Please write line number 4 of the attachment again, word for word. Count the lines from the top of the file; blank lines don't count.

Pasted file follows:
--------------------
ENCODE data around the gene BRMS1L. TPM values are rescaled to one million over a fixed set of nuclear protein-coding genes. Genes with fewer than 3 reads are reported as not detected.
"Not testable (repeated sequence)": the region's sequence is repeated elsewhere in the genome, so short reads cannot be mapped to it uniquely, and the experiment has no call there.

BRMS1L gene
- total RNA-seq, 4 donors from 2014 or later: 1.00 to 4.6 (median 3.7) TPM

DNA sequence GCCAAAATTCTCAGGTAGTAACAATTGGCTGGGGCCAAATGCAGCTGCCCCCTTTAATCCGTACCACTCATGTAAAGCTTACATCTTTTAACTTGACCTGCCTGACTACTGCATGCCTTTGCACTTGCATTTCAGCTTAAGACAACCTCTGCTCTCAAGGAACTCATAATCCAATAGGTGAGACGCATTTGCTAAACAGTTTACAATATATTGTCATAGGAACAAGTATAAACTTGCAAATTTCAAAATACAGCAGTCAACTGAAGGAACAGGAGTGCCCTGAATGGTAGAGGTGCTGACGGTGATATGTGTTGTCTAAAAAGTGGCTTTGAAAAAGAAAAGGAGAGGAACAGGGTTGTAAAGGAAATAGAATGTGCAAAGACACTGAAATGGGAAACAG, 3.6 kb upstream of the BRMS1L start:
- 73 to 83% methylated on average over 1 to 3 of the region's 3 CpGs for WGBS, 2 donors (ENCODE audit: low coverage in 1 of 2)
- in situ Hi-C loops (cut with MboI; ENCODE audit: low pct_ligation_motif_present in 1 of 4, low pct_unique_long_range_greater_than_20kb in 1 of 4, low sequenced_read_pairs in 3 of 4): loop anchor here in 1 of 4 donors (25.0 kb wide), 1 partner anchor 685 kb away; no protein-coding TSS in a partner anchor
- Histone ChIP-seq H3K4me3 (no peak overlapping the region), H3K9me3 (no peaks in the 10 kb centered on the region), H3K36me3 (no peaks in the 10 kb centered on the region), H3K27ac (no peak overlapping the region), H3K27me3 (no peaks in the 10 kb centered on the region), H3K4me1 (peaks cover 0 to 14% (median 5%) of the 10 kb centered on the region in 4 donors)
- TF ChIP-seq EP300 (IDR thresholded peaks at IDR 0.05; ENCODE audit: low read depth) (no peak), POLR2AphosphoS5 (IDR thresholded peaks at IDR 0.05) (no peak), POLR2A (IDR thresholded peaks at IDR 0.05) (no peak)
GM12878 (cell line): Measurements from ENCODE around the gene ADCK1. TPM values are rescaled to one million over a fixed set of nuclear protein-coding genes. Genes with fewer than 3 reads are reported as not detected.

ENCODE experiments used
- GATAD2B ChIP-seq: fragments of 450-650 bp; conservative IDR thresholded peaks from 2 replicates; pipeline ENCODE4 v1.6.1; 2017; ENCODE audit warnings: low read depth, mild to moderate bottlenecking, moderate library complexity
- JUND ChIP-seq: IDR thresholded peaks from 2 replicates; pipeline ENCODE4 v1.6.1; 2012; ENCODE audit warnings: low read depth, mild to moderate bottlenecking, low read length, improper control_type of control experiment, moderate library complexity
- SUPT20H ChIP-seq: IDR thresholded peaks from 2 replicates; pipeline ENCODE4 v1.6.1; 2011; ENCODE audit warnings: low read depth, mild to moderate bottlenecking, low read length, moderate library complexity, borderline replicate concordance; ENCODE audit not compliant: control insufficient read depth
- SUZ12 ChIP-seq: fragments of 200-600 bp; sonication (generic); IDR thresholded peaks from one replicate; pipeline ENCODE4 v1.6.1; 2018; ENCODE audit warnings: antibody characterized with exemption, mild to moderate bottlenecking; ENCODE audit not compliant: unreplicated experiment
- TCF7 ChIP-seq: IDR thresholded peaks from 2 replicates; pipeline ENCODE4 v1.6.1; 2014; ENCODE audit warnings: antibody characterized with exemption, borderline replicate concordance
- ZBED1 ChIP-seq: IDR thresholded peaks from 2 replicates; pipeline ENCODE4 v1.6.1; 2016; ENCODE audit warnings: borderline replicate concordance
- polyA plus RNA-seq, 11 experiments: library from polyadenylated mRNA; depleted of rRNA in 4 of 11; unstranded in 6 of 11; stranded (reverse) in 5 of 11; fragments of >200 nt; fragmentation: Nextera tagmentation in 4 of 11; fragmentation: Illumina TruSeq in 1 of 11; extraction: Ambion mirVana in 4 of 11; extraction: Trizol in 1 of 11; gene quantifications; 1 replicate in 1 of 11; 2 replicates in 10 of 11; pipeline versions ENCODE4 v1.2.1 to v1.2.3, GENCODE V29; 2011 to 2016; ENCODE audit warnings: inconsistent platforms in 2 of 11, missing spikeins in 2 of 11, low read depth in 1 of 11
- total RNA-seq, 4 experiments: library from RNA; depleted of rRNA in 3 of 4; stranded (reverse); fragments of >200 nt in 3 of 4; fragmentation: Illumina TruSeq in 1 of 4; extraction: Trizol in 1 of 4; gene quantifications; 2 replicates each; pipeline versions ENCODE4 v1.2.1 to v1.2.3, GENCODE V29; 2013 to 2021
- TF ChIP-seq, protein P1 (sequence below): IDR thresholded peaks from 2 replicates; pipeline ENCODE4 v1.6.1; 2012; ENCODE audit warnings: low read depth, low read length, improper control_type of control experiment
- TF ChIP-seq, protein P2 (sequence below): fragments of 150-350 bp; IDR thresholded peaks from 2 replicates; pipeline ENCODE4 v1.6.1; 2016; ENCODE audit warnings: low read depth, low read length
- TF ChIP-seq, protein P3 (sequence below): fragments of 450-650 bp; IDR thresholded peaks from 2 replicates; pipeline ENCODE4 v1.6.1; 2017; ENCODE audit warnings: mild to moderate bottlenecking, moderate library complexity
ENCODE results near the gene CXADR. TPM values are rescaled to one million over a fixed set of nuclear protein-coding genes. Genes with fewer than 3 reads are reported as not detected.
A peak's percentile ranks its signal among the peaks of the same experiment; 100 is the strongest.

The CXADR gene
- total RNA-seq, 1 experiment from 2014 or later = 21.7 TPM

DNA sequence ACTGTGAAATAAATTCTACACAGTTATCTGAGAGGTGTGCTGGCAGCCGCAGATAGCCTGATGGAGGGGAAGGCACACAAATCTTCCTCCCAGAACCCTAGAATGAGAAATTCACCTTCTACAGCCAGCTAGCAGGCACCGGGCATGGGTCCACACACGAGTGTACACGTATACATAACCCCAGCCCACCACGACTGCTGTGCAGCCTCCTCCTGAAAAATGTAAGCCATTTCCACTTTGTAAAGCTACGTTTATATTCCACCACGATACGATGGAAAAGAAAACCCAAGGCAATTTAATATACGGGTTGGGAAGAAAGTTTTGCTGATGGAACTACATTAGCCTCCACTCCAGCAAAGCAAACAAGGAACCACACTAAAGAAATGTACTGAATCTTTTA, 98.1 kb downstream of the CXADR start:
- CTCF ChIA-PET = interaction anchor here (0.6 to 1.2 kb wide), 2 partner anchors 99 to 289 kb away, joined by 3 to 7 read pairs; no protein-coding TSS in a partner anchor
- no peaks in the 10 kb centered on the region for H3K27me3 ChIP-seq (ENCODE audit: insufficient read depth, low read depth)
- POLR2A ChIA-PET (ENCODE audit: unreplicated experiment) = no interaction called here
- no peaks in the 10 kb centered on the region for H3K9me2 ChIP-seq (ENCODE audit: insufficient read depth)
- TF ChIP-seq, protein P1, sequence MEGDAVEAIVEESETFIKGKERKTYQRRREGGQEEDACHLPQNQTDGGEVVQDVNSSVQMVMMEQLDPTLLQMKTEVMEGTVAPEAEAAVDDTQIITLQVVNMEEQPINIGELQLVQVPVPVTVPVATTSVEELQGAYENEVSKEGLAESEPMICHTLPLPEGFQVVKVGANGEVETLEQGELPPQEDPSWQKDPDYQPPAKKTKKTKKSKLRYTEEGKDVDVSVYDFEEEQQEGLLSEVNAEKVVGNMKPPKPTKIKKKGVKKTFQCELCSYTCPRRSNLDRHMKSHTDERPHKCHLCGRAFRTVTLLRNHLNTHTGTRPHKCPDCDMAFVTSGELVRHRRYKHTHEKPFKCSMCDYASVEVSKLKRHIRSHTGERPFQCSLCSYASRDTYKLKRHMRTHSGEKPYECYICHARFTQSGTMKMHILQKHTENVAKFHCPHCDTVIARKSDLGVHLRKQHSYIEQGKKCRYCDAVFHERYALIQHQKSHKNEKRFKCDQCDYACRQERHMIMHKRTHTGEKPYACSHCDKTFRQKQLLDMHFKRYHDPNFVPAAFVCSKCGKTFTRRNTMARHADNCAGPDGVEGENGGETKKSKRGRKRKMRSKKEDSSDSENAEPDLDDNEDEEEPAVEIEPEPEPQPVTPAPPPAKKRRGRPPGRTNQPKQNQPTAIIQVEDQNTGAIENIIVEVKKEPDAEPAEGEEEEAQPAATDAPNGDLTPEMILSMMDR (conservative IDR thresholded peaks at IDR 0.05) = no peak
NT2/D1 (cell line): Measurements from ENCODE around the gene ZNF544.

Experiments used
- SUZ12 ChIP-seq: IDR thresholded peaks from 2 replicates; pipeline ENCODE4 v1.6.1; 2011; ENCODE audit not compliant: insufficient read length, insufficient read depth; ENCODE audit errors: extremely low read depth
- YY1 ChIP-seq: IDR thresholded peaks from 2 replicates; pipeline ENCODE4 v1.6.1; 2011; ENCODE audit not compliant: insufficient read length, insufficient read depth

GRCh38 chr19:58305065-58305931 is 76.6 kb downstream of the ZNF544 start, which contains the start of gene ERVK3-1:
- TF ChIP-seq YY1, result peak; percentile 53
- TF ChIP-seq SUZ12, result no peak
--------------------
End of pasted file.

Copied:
- total RNA-seq, 4 donors from 2014 or later: 1.00 to 4.6 (median 3.7) TPM